Instead of buying one big mansion, giving good work to people who need it, they buy lots of more modest housing, giving the same work to far more people at a lower price. (Price of labor is price of labor; you don’t get paid more for working on a more expensive house, unless for some reason the construction company needs more specialized workers. Anything above that, management will pocket.) They’ll buy tons of food at the local farmers market rather than a serving of caviar from a far-off land for the same price. I don’t blame rich people for what they do with their money—if I had lots of money, I’d get started on my dream house right away—but it goes without saying that a little money means more to you if you’re poor. It also means more for the economy.

(There are some idealistic rich people—Bill Gates, George Soros, Mark Shuttleworth—who spend their personal fortunes making the world a better place. They’re wonderful, but we cannot become dependent on them, or expect every rich person to be like them. They’re only human.)

Money spent on the poor, of course, is even better when it’s a tax credit to supplement earned income, a (good, fair, transparent) loan to build their business, or help with going to school to learn new skills. These are investments that not only encourage good behavior, but come back many times over in the form of tax revenue that can then be spent on helping even more people. It’s true to a large extent what conservatives say about the numbing effect of welfare; it encourages dependency and lessens the incentive to work. That isn’t to say people on welfare are happy that way, though; it’s to say we need solutions that help poor people be able to do what they want most and do it better: to work, to take care of their families, and to achieve their dreams.

The central pillar of Bush’s “compassionate conservatism” in 2000 was that people who are already trying hard should get help from the government so that they may achieve their goals. It’s a sentiment I strongly believe in, and it’s a shame Bush abandoned it the very second he was appointed President. Barack Obama, meanwhile, is the quintessential compassionate pragmatist, willing to do whatever it takes, whether the idea comes from the left or the right, to help those who are struggling and those of modest means and big ambitions. After all, these are all conservative as well as liberal values: you work hard, you serve the country, and you don’t let hardship get you down. Investing in the poor is something everyone can get behind, and not just in election season.

Home ec: how to survive after graduating

Filed under: Uncategorized — Tags: , , — Tina Russell @ 4:03 pm

Letter – Home Ec, Alive and Well – NYTimes.com
To the Editor:

Re “Thriftiness on Special in Aisle 5” (Business Day, Oct. 14):

Home economics is not a “lost art.” It is alive and well, living under the name of family and consumer sciences education.

Every day in New York State alone, where family and consumer sciences education is mandatory at the middle-school level and an elective in high school, hundreds of thousands of students receive instruction in valuable life skills like financial literacy (budgeting and money management), nutrition (how to make healthy food choices) and consumer resource management (how to be an educated consumer).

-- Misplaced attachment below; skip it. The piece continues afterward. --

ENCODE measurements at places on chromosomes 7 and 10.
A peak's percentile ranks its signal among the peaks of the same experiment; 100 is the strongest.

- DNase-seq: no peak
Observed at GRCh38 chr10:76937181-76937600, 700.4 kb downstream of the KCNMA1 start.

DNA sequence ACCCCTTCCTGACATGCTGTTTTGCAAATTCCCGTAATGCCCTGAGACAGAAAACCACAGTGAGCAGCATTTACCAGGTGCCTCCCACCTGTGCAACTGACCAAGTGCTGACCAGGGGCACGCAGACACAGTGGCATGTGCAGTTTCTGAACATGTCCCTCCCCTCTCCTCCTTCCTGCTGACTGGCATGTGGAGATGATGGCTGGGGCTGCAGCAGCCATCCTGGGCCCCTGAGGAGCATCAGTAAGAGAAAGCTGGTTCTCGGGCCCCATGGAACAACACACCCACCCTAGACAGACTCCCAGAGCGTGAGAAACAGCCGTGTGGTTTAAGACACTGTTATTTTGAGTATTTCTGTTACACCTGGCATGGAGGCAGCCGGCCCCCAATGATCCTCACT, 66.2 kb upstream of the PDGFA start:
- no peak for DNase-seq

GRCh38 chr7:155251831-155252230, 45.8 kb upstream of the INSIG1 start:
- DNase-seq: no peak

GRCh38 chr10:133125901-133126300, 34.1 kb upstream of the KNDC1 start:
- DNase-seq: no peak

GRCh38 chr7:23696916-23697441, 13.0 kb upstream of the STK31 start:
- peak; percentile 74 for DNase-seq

For many of the reasons stated in the article and as someone studying to be a family and consumer sciences teacher, I believe that this course of study, now more than ever, should be supported and expanded in our public schools to help prepare future generations for the economic challenges we will all face.

Betsy Jordan

West Nyack, N.Y., Oct. 14, 2008

As somebody with a complex over not having taken home ec (or “family and consumer sciences education,” which seems entirely too long-winded), I wholly endorse this letter to the editor. By now, at the higher education level, my only choice for cooking classes is non-credit “Party Dishes to Wow Them” drivel.

I know it’s my responsibility to be a better homemaker, but I kind of wish I had some help. Yes, I mentioned before that I’ve been to almost every kind of alternative school there is (except for Montessori, dammit), and it seems they all had one thing in common: the fervent belief that their children will be fine if they grow up without having learned personal finance, wise consumption, or, you know, cooking. Apparently kids from alternative schools can subsist on frozen waffles all their lives. @#%$!

I blame it on my alternative education out of spite, sure (and as I’ve noted before, I’m extremely grateful for an offbeat education; a “real” high school would have eaten me alive, licked my flesh from its teeth, and spit out my bones before letting out a satisfied braaaaap), but I’d imagine plenty of schools are cutting family and consumer whatever from their budgets these days. So as long as students never have to buy anything, or maintain a house, or take out a loan, or take care of a family, or eat, they’ll be fine!

August 29, 2008

When buying equipment for the disabled, don’t use price as a crutch